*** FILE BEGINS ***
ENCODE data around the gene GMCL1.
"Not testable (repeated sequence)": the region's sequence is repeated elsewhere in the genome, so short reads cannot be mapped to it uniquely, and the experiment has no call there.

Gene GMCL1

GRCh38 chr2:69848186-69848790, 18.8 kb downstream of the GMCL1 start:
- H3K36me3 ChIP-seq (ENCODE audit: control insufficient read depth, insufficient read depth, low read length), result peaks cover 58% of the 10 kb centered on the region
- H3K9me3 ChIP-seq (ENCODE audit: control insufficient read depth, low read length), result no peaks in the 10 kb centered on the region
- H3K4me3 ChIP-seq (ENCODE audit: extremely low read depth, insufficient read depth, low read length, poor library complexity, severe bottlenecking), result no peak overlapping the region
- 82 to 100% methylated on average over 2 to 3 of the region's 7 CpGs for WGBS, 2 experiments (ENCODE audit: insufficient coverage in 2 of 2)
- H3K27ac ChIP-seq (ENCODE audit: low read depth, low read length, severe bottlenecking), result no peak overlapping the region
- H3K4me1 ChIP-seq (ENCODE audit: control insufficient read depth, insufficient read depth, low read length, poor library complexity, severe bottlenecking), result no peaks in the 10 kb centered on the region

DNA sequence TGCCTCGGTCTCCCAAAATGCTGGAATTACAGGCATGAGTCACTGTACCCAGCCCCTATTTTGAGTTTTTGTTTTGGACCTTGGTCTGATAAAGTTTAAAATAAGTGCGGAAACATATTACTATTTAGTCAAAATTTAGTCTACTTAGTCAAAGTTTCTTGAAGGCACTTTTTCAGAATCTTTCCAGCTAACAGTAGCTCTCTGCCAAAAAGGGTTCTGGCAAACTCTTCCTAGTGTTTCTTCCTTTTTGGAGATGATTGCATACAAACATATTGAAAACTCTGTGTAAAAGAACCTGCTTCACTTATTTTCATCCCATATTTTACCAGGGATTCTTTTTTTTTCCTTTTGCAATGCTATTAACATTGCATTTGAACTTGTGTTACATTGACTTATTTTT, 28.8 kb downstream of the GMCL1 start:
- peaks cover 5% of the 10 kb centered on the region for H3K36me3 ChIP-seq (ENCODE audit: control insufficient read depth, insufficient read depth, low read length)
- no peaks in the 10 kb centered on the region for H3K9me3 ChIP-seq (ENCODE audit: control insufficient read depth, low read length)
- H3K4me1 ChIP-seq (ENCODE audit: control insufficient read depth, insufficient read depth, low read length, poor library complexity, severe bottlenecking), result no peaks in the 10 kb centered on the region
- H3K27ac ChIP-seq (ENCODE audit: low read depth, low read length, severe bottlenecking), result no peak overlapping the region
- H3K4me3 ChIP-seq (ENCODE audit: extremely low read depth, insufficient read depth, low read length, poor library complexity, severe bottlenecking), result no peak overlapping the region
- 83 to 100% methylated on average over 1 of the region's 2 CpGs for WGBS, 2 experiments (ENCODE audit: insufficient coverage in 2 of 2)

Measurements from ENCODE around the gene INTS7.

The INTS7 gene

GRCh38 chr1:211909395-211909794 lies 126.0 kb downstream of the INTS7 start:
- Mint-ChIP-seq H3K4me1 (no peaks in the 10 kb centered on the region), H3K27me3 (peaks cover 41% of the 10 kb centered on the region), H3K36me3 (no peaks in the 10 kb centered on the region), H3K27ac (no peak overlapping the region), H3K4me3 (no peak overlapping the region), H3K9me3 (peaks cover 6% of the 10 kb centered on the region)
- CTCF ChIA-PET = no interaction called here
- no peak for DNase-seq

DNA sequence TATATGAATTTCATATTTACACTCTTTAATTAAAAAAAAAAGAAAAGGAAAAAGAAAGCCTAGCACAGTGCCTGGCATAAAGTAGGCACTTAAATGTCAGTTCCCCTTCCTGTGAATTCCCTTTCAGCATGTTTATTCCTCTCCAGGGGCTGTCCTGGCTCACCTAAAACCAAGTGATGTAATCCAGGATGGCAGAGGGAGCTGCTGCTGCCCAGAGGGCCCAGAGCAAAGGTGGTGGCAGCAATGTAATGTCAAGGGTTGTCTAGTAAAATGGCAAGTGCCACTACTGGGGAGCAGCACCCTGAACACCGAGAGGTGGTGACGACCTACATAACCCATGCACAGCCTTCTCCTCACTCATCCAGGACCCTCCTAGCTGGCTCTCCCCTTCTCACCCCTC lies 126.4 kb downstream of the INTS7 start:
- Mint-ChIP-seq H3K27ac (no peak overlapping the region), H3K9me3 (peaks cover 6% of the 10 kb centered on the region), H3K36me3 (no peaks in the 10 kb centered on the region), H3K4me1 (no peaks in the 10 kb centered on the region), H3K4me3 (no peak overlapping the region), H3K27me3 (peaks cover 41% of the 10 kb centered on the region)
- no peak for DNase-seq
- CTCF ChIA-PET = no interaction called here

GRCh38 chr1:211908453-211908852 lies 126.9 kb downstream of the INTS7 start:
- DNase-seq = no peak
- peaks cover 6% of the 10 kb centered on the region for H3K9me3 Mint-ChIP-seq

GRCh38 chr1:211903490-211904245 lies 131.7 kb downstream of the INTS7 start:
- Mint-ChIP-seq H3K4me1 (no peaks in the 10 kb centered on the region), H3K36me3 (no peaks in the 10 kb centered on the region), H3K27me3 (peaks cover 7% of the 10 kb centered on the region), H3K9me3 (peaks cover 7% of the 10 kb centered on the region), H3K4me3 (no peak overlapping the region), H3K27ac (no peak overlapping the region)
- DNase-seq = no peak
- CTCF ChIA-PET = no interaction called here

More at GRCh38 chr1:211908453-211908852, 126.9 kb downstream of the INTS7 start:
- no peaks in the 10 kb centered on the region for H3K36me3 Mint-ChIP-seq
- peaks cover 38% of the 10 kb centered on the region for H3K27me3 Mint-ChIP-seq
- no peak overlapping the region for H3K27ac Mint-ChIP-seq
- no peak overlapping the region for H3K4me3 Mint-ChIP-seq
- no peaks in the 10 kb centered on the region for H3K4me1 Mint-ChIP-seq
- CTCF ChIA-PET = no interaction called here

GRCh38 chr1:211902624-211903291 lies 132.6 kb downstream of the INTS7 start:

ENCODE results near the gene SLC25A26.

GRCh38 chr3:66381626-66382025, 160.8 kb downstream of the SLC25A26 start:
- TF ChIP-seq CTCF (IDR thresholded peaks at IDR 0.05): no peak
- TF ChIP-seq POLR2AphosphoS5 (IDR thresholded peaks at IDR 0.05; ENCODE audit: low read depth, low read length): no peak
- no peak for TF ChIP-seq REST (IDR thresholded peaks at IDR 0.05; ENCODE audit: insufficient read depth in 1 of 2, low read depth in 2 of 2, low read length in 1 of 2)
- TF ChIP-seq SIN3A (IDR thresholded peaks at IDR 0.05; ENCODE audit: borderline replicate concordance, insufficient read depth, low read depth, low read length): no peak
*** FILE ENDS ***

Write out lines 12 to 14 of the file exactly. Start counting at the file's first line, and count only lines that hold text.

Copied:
- peaks cover 5% of the 10 kb centered on the region for H3K36me3 ChIP-seq (ENCODE audit: control insufficient read depth, insufficient read depth, low read length)
- no peaks in the 10 kb centered on the region for H3K9me3 ChIP-seq (ENCODE audit: control insufficient read depth, low read length)
- H3K4me1 ChIP-seq (ENCODE audit: control insufficient read depth, insufficient read depth, low read length, poor library complexity, severe bottlenecking), result no peaks in the 10 kb centered on the region